I don’t answer the phone after 4:00pm. I have normal work hours just like any other business.
After years of draining myself for very demanding clients, I learned that one of the best things I can do for myself, my business, and most importantly my family, is set realistic boundaries.
I can't burden myself with emails, texts, and phone calls that bleed over into my family time. I also can't and don't sit up in bed at night with my laptop funneling through emails and work. I need to be present for my family and I know I can’t do that without setting healthy boundaries.
Here are a few tips that I’ve learned over the years that I think you may be interested in adapting to your own business lifestyle.
Mindset Change. I had train our clients to truly think of their project as a team effort. When a demanding client believes for even one second that you're the only one touching their project, they can inadvertently begin to have unrealistic expectations and demands on you. On the flip side, if they believe there is a team effort (that includes them), they can begin to view design changes, strategy switch-ups, and new phases as an opportunity for you to convene with the team before making any harsh changes to their project.
I let my clients know, although I most likely am their point of contact I am in no way the only decision maker at the table.
That mindset helps them to not only consider the team's expertise in the field but also thoroughly consider late emails and new implementations that may change the trajectory of their project.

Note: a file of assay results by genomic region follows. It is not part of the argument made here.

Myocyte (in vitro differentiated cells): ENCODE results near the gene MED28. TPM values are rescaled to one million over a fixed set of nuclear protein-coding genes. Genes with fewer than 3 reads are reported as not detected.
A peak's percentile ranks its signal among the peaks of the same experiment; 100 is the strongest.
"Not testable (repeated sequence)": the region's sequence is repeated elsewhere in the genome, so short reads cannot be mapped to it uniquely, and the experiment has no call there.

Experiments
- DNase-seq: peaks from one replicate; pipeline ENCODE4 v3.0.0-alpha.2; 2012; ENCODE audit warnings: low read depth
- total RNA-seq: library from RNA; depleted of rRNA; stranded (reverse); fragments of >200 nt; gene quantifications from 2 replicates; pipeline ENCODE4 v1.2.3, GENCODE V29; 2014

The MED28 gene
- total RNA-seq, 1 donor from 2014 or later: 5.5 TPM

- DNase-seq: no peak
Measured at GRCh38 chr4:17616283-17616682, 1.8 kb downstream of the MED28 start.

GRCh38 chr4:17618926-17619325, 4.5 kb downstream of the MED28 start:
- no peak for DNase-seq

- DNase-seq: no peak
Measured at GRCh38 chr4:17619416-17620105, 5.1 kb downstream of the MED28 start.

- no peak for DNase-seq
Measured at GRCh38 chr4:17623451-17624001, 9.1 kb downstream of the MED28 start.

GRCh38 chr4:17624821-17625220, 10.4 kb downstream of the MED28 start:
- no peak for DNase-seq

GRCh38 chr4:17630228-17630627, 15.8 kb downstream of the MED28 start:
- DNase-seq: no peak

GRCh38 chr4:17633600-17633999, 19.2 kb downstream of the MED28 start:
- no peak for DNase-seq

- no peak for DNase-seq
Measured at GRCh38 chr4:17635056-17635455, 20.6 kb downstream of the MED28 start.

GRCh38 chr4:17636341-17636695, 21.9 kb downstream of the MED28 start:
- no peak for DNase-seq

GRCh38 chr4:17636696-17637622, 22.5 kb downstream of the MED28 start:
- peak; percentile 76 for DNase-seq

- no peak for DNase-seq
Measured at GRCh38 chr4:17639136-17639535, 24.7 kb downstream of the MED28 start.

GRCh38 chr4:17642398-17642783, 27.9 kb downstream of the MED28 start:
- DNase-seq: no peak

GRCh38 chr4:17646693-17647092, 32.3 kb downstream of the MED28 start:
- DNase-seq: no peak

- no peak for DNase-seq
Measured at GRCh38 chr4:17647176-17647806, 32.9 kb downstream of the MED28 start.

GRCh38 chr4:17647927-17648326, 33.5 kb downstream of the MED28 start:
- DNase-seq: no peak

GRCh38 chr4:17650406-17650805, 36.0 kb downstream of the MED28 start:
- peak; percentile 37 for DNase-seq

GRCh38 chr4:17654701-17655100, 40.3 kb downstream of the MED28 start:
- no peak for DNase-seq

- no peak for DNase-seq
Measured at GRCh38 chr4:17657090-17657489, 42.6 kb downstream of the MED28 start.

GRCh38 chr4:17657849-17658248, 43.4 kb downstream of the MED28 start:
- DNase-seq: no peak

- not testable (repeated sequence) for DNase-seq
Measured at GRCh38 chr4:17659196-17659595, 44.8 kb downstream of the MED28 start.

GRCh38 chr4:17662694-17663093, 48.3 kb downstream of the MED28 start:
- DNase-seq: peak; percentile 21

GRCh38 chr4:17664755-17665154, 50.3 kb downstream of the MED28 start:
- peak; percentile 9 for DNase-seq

Auto-Response. This is an easy one that helps clients understand that it may take more than 5 minutes for you to respond to an email that was sent at 7:00pm.
Our auto-responder sets expectations of when they should hear back from us considering our hours of operation, holidays, and of course the content of the email. Some emails are quick… some are more involved than just a simple, “Okay that sounds like a plan". We try to be as personable as possible but at the same time, we need each client to understand and appreciate that they aren’t our only client.
Follow-up. This is the most important piece. I never want any of our clients to feel like they have been left in the dark or that they aren’t important to us. We make every effort to be efficient, timely, and personable in every interaction and transaction we have with them. Although a large portion of the process is automated, the most important portion of the process is personal. Their companies and organizations mean a lot to them and we want to make sure we are keeping that same spirit when engaging in communications.
Healthy boundaries doesn't mean being non-communicative or inaccessible.
Healthy boundaries means that our clients view our interactions in a healthy and professional light. We take their project seriously and we want to ensure we are doing everything we can to pour into each phase with the upmost effort. In order for us to do that, we can't cut corners in our personal life. When our home-life is in shambles, it will eventually spill over into our business. A healthy business owner is a productive and results driven business owner. Don't allow a demanding a client to ruin the flow of your business. Set boundaries and perform.
You're welcome ;)
Frechic Burton-Austin is the Brand Strategist and co-owner of CoCreativeCle.com and sole owner of C7Branding.com, an award winning small business company specializing in digital business identity solutions. Frechic creates marketing and branding strategies that allow business owners to reach their ideal clients everyday.